OK, I have tried "60" instead of 64......... - then the SAS was not accepted ( I have generated the SAS with UTC time). After generating the SAS with local time the resize toolwent trough. Great & thank you for your rapid help. NowI try to mount the disk again and see what's happening...
    This is the trial - ifit succeeds, then I will try the "hot" system.
    Many thanks - savedalot of my time!

  24. Avatar for stephan
    stephan July 30th, 2013

    Maarten, it also worked on the "hot" system perfectly.Many thanks - saved me a lot of time.
    Do you think it is also possible to write a tool that resets e.g. the RDP port (3389) ? Sometimes it happens that you exclude yourself blocking this port and then you cannot access the VM again. The standard procedure is the same as for "resizing OS disk" - shut down and delete VM, delete disk, download disk, re-configure vhd using a vm tool, etc. ...

  25. Avatar for Maarten Balliauw
    Maarten Balliauw July 30th, 2013

    You can set the port through the management portal, no? Or can you give a detailed example of this?

  26. Avatar for stephan
    stephan July 30th, 2013

    Yes - you have configured a VM under Azure with the port 3389 open for RDP. Now you want to secure your system with firewall and blocking ports on this VM. When you did it wrong on your VM it may happen that the Remote Desktop service is disabled or the 3389 port is blocked on this VM - you can never log into this VM again - even the Azure management cannot control this VM. The only thing you can do at the moment is to download the vhd (after deleting the VM and the other steps...) and attach the vhd as data disk to another system and repair the vhd with some tools there. The problem is the same as for resizing the disk size - you are downloading and uploading some 30 GBytes just to set some few bits e.g. in the Registry.
    Hope this is more clear now.

  27. Avatar for Maarten Balliauw
    Maarten Balliauw July 30th, 2013

    That would be really hard to do I'm affraid. The only option is to also enable PowerShell remoting in the VM and change the RDP port using PS remoting.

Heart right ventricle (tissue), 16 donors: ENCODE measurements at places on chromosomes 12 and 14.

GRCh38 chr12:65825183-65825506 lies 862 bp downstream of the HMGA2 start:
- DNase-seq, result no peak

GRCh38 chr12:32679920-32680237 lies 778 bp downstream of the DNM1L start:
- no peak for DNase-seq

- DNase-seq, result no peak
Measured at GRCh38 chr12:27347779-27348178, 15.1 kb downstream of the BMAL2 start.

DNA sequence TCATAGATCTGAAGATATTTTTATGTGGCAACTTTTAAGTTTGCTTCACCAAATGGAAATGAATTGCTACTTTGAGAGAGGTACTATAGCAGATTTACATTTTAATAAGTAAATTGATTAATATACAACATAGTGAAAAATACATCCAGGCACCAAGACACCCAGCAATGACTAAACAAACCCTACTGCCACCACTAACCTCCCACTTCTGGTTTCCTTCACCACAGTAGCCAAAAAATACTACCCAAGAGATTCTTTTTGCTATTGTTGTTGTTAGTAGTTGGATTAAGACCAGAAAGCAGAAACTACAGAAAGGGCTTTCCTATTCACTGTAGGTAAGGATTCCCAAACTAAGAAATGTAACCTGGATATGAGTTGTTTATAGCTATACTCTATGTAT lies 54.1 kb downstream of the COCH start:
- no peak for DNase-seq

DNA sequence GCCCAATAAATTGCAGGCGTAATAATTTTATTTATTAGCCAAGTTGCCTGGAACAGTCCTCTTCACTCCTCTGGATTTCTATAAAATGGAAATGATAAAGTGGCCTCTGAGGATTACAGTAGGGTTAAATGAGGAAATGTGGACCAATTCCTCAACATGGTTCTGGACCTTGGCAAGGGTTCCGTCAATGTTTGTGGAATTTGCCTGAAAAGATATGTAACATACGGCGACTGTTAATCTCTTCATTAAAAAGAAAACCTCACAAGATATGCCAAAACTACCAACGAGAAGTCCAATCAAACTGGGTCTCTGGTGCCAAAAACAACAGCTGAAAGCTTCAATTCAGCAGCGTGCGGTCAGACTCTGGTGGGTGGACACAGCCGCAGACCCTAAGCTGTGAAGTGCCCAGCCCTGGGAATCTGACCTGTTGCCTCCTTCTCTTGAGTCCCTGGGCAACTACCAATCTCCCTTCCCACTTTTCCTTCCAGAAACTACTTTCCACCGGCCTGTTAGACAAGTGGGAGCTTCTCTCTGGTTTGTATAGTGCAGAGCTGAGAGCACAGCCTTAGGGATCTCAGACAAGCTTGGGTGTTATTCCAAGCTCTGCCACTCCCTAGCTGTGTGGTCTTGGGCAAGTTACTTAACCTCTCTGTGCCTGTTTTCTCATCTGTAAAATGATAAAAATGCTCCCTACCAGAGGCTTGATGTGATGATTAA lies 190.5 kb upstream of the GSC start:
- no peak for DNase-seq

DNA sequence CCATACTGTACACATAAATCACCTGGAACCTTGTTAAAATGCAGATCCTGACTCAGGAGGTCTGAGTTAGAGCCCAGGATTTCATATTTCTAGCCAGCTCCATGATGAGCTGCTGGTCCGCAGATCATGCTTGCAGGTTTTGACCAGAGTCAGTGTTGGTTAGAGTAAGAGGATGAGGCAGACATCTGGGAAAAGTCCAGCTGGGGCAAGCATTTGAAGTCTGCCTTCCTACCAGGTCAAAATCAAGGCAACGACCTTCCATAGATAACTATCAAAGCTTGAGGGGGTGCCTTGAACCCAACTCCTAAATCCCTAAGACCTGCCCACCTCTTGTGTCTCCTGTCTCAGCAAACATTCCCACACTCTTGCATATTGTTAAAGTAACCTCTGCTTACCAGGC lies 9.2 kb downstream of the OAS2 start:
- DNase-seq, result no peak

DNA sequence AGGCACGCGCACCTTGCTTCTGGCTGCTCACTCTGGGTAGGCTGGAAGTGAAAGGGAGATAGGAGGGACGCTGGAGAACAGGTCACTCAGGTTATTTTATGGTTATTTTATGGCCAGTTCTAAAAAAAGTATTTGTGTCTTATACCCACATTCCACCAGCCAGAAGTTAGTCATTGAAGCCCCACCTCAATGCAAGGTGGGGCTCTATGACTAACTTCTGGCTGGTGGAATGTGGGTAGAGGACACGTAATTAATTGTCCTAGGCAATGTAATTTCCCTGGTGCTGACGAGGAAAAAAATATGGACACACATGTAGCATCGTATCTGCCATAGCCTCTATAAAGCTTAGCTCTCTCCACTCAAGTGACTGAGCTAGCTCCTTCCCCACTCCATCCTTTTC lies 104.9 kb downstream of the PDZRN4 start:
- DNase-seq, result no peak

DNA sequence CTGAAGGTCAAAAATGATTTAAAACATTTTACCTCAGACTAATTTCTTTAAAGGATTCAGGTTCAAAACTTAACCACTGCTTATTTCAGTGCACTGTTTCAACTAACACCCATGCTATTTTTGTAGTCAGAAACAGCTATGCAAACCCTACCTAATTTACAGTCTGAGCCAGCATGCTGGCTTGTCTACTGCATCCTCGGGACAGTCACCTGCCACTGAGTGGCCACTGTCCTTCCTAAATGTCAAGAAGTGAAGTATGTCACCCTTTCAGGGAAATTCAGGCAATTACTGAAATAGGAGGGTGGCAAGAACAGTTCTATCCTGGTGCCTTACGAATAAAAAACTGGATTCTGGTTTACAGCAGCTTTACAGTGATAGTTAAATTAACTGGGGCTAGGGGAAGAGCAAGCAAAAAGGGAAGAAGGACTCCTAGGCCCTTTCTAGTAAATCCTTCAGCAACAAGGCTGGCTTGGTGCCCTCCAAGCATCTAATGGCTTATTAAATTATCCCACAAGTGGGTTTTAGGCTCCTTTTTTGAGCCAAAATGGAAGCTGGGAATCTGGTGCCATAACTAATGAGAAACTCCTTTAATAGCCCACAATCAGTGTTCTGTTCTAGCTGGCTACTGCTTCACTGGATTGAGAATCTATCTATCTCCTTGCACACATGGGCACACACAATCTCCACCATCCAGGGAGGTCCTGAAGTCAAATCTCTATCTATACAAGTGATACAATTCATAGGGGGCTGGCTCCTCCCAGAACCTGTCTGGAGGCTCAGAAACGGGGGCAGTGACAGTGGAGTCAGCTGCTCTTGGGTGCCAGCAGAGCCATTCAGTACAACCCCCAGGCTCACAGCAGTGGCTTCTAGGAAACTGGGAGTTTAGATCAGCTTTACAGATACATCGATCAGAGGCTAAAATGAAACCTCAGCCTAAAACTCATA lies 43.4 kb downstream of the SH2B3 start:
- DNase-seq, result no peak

28. Avatar for Aaron
    Aaron August 14th, 2013

    "The specified VHD blob is larger than the specified new size. WindowsAzureDiskResizer can only expand VHD files." awwww needed to downsize a VHD from 127GB to something smaller. :-(

  29. Avatar for Maarten Balliauw
    Maarten Balliauw August 14th, 2013

    Try compiling the latest sources, they can shrink as well.

  30. Avatar for Aaron
    Aaron August 22nd, 2013

    Yea i tried the latest version and it was shrinkable, thanks. However it is definitely a unsafe operation as the new VM setup based on the shrunk VHD was not able to properly boot up the OS; cannot RDP into it, let alone the custom app services it is supposed to run.

  31. Avatar for Maarten Balliauw
    Maarten Balliauw August 22nd, 2013

    Did you first shrink the partitions of the disk as outlined on https://github.com/maartenb... ?

  32. Avatar for Aaron
    Aaron August 22nd, 2013

    Ah i did not notice that part; just downloaded, compiled, and executed it. Anyway we don't have much more time to conduct additional experiments on this aspect (have deleted the test set), so we'll just leave the VHDs at stock 127GB size since Windows Azure won't charge for unused blob pages. Downloading them will be a lengthy chore though. Thanks.

  33. Avatar for Maarten Balliauw
    Maarten Balliauw August 22nd, 2013

    Shrinking partitions beforehand is the key to success, just shrinking the disk basically kills the file system as it potentially misses partition tables.

  34. Avatar for stephan
    stephan October 15th, 2013

    Maarten, you have saved my day a second time. Last time I could increase the VM disk sucessfully, now I had to shrink one. Microsoft has increased disk size in their virtual machines (VMs) to 127 GByte! On the one hand this is plenty of space for almost all applications. However VHDs with this size are tedious to move.
    I compiled the new version of WindowsAzureDiskResizer and could resize my VHD from 127 GByte down to 38 GByte. It took two trials - I got error messages while running the tool. I think I forgot to generate an URL with SAS with Write Premissions. There was an exception that has not been caught - maybe you can add catching the exception in the case that the writing permission is missing in the SAS string. I also had to put the URL including the SAS between quotations ("") to get it interpreted correctly. Without I got errors.
    Many thanks - now I can move the VHD at reasonable times and efforts.

  35. Avatar for Lee Darke
    Lee Darke November 26th, 2013

    Worked like a charm. Thanks for the saved time!

  36. Avatar for Rene Modery
    Rene Modery December 28th, 2013

    Worked perfectly for me, thanks a lot!

  37. Avatar for Nick G
    Nick G November 18th, 2014

    How do you get the URL containing the Shared Access Signature? I cannot see this anywhere in the portal. Thanks.

  38. Avatar for Nick G
    Nick G November 18th, 2014

    In the end, I generated the Shared Access Signature using this tool: https://app.cloudportam.com...